The ‘Aussie’ then shot up to a four-week high against the US Dollar and made gains against a number of its peers. The upward movement came after the Federal Reserve’s decision to introduce a new round of monetary easing.
New Zealand Dollar
The ‘Kiwi’ was little changed as investors awaited the German Constitutional Court judgment on the legality of the euro-zone’s rescue fund. The ‘Kiwi’ followed its Australian cousin in an upwards move against the US Dollar ahead of the Federal Reserve’s expected move to introduce further QE. Some traders are predicting that if the measures are announced then the ‘Kiwi’ could make substantial gains against its US counterpart.
The ‘Kiwi’ then climbed to a six-month high against its American relation and rose against a basket of currencies as risk appetite surged after the Federal Reserve announcement. The rise was aided by the New Zealand Reserve Bank deciding to keep the nations official cash rate at 2.5%.
The ‘Loonie’ hit a one-year high against the US Dollar and outperformed all of its peers as investors anticipated that the Federal Reserve would announce a new round of quantitative easing. The ‘Greenback’ weakened by 22% against the Canadian Dollar.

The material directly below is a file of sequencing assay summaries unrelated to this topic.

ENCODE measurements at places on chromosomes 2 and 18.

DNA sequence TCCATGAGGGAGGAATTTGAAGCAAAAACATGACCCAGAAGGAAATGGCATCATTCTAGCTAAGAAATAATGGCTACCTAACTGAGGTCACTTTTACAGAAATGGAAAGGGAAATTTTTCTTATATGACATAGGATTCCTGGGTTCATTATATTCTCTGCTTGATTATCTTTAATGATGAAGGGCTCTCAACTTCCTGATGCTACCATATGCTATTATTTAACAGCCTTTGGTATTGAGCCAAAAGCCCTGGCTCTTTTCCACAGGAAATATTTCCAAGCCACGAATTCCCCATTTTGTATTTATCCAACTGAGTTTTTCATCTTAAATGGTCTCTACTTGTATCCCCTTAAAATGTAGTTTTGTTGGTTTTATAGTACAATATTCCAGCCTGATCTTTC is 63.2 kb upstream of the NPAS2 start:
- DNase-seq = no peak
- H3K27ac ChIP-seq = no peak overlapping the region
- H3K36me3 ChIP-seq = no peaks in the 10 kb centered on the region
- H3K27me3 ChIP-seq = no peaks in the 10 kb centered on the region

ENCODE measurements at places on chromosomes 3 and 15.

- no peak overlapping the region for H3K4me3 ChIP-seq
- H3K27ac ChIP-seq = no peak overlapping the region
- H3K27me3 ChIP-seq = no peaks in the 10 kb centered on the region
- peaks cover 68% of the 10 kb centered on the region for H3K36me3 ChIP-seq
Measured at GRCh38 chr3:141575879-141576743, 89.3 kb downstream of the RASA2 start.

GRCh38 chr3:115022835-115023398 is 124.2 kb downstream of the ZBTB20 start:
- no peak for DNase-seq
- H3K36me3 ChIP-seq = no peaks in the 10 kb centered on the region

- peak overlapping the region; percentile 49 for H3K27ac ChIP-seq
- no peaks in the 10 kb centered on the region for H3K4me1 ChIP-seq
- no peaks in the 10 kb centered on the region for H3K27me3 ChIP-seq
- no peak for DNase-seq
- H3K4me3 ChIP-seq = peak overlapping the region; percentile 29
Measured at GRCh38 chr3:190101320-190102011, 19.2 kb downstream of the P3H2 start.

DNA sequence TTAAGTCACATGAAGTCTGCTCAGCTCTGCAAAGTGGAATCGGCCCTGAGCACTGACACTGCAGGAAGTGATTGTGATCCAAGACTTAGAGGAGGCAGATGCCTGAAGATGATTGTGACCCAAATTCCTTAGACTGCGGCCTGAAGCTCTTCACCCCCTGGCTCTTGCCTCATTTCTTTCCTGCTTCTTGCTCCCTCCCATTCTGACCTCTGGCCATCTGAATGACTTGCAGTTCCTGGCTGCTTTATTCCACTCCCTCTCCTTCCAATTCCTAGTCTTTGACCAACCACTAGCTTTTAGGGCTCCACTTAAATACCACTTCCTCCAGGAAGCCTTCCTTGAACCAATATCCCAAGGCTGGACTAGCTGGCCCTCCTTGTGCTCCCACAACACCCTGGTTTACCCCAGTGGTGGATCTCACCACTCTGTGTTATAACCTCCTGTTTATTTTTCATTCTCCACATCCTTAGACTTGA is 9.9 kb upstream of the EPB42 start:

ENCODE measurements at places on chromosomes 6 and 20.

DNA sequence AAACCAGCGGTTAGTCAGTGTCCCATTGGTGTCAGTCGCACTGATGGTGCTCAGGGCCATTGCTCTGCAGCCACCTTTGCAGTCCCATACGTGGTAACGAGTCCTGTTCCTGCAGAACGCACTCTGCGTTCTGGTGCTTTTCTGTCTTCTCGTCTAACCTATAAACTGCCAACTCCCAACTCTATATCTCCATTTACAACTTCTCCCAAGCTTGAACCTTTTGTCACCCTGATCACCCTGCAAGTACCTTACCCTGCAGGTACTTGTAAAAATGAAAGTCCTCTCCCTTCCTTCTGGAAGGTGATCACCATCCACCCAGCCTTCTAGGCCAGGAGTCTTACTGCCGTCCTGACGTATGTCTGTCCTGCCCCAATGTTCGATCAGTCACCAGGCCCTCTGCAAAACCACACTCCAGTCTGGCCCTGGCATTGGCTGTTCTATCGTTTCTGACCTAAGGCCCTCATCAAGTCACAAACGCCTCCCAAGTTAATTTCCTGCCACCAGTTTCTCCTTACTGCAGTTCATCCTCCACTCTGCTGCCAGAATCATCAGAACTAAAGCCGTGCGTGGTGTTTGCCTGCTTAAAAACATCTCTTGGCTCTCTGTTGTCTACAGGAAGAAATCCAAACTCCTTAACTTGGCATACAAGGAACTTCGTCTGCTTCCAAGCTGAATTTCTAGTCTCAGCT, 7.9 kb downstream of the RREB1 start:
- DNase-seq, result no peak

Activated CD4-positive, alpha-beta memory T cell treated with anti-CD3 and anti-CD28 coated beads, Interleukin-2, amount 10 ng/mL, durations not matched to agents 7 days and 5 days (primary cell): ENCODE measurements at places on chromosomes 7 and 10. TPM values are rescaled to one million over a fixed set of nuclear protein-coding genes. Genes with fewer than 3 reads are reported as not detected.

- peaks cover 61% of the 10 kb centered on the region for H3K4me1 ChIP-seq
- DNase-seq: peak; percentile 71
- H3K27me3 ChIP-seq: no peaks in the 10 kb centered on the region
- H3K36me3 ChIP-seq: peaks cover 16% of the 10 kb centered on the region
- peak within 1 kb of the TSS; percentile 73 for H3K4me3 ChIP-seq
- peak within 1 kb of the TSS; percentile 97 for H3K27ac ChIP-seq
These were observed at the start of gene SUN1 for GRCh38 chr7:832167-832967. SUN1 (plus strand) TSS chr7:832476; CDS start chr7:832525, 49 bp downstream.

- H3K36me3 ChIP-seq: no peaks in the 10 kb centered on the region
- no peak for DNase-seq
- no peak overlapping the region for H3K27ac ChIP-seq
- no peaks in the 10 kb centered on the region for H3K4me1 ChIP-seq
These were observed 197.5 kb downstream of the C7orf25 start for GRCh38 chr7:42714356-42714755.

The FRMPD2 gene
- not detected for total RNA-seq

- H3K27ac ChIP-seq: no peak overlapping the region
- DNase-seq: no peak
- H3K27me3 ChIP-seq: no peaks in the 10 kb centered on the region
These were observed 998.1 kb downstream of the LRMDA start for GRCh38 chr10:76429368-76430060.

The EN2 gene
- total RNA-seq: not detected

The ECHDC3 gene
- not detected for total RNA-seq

It then hit a 13-month high against its US relation due to the speculation over whether the Federal Reserve will announce a further round of Quantitative Easing. The higher price of oil and other commodities also benefitted the currency and with the German court ruling in favour of the ESM, demand for riskier assets soared.
The currency then broke the trend in the markets by making a decline against the US Dollar before strengthening to a 13-month high against its US cousin due to the Federal Reserve’s announcement. The Canadian Dollar made further gains against 13 of its 16 most-traded counterparts as the Federal Reserve announced a new round of monetary easing. Commodity linked currencies have soared as investors raise their demand for riskier assets. The value of the nation’s biggest export of crude oil rose to its highest level since May.
This currency update is provided by TorFX – FSA Authorised Currency Brokerage. For more information and to request a free quote, visit www.torfx.com